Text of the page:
But in terms of protecting consumer deposits from risk-taking, there’s some bite. Commercial banks would be barred from engaging in securities trading, issuance, and derivatives, and the chance of them needing a bailout would decrease. Standalone investment banks, on the other hand, would continue as they are.

So yes, I agree with Sen. Warren (despite her past asinine demands for $22 minimum wage) on this one.

Heathrow 787 Fire Denting Boeing Shares

Midday Friday July 12, shares of Boeing Co. dropped 7% on news that an Ethiopian Airlines 787 Dreamliner caught on fire at London’s Heathrow International Airport.

The fire led to suspensions of incoming and outgoing flights at London’s busiest international hub.

It’s the latest hole in Boeing’s armor and the fallout could affect future orders of the much-maligned 787 Dreamliner. From a competitive standpoint, it’s good news for Boeing’s chief rival, Airbus.

Shares of related companies, such as Precision Cast (PCP), are also down on Friday.

Details of the fire are still forthcoming, so I’d say that the 7% drop is perhaps a bit premature. Depending on what caused the fire, it may or may not have long-term consequences for the company. Nevertheless, it’s terrible publicity for Boeing.

Read This Before Investing in Emerging Markets

(This article originally appeared in the Epoch Times)

By Warren Song & Frank Yu

While the phrase “diversify your portfolio” has become a cliché, it holds true in most cases. However, investors should exercise caution when investing in stocks of publicly listed companies based in emerging markets, especially the so-called BRIC nations of Brazil, Russia, India, and China.

In theory, diversification means holding investments from several sectors, types of securities, and geographical locations. But stocks from emerging markets, for the most part, should have lower valuations than those from developed countries, especially compared to U.S. equities. Generally speaking, returns on investments in emerging markets have been largely disappointing.

A few factors should be considered when valuing stock from any emerging market company:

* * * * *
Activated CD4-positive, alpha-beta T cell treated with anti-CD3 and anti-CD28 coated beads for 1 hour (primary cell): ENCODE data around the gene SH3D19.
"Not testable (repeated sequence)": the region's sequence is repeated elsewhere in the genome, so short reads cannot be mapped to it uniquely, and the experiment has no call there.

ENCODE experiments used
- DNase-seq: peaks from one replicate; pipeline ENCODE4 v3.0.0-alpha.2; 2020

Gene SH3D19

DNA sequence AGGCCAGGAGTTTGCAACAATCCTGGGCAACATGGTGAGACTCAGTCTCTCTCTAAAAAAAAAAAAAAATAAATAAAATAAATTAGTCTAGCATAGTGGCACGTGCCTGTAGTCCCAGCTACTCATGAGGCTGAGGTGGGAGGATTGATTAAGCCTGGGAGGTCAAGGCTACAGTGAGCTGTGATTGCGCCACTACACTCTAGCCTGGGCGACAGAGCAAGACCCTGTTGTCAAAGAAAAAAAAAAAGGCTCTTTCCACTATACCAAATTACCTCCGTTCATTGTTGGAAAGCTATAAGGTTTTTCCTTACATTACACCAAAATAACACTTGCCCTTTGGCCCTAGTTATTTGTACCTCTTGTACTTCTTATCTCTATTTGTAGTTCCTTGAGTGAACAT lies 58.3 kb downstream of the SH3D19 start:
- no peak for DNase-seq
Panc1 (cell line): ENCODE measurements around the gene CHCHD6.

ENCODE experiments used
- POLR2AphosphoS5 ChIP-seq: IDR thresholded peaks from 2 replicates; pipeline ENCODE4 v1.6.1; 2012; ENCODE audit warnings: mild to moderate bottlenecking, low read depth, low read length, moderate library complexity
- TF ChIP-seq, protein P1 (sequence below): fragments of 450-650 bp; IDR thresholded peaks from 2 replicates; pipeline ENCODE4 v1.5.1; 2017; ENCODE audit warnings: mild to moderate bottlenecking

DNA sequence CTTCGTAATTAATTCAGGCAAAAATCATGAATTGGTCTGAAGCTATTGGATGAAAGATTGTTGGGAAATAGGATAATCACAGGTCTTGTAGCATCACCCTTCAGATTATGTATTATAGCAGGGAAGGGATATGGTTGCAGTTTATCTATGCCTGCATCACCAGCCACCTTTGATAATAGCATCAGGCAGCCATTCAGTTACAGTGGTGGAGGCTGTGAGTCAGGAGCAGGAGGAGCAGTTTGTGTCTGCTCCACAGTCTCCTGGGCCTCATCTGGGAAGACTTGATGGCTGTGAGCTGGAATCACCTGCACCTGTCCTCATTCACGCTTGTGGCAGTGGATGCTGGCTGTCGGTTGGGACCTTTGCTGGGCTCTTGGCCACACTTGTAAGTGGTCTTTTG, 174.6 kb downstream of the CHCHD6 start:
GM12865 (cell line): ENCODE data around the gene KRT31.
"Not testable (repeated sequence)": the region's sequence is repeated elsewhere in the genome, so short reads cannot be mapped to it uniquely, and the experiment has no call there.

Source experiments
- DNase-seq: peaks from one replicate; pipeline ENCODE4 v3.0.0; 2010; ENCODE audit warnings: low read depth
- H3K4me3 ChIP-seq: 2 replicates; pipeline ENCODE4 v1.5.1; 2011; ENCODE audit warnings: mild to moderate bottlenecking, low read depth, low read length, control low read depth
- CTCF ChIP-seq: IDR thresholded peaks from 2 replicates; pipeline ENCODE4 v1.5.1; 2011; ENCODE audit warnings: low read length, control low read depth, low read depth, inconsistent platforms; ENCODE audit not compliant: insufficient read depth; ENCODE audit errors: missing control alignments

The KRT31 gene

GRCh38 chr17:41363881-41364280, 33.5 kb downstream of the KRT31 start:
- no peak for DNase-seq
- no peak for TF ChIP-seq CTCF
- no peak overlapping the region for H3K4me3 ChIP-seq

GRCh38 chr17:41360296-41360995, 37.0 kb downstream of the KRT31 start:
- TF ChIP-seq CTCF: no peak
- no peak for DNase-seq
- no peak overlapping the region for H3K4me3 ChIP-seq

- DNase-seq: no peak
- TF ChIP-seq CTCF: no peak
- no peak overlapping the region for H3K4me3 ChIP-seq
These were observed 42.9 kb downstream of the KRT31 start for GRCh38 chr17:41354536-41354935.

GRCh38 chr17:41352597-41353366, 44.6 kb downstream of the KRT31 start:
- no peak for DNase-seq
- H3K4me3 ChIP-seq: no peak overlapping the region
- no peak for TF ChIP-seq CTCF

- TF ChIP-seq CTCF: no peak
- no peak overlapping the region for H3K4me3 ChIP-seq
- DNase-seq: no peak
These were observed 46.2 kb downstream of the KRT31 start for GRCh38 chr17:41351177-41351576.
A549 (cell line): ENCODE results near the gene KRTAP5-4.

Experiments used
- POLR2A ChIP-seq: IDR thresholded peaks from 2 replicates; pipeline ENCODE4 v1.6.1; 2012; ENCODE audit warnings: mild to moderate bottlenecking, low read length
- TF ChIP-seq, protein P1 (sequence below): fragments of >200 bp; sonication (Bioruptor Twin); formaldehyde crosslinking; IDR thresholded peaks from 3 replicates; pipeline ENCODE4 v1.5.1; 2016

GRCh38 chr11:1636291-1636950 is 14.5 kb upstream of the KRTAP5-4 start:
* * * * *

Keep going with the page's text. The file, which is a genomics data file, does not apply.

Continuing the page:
1. Its home country’s government and legal systems are just, stable, and free of corruption.
  2. The public company’s priority is to work on behalf of the shareholders.
  3. The company is competitive—has value—relative to those in developed markets.

Companies from India and China (including companies listed in Hong Kong) are at a severe disadvantage when measured with rule No. 1 mentioned above. And when factoring in rule No. 2 and 3, most companies from developing countries fall short when measured against competitors from developed nations (of course, there are exceptions).

To illustrate this, we will use China as an extreme example.

In China, corruption is so widespread that among management levels of public companies, there are hundreds of thousands of employees who are the children and relatives of Communist Party and government officials.

Let’s use the U.S.-listed China Petroleum and Chemical Corp., or Sinopec, as an example (NYSE: SNP).

Management typically is appointed by China’s State Council, and this creates a conflict of interest because as a publicly listed company, it should serve the interest of shareholders, not cater to the ruling elite.

In Sinopec’s case, it has a negative reputation within China due to its poor environmental record. Also, because many employees cannot be terminated, productivity is low—far lower than at U.S. competitor Valero Energy (NYSE: VLO). Despite Sinopec’s underinvestment in exploration and research, it still lacks meaningful free cash flow. If China introduces real market-based financial markets, Sinopec would have trouble competing.